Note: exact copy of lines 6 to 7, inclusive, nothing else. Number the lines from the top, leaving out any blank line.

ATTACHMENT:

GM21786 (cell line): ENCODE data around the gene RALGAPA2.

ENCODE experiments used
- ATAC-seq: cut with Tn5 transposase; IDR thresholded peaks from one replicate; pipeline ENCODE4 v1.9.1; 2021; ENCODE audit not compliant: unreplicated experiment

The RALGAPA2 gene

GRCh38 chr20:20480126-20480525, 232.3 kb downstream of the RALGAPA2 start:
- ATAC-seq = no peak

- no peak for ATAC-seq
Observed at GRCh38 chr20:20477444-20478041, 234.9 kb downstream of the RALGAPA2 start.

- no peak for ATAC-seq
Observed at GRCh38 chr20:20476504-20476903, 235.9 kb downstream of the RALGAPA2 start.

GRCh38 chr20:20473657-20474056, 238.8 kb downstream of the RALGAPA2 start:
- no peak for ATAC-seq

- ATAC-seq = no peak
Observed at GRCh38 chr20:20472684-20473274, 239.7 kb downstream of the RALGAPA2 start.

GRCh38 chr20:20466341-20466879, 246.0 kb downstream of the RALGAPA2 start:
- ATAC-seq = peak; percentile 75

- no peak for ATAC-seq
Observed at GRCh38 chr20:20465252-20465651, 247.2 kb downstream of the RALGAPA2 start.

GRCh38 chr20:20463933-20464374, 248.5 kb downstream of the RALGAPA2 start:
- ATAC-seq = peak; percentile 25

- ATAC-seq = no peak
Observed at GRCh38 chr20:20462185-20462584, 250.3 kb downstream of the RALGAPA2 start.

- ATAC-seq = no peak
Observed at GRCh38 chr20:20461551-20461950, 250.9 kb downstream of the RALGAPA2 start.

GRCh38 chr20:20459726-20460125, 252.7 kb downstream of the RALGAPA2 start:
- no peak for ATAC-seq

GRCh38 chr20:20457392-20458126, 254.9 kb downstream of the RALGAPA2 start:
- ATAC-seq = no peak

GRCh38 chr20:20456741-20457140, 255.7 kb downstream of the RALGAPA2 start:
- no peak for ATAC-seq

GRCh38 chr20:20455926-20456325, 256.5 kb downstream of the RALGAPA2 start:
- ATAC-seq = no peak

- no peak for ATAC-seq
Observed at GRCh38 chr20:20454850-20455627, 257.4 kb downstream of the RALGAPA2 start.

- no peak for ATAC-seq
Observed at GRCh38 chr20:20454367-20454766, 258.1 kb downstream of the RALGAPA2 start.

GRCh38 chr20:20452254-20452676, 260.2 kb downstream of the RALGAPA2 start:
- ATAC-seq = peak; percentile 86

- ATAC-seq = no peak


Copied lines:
- ATAC-seq = no peak

- no peak for ATAC-seq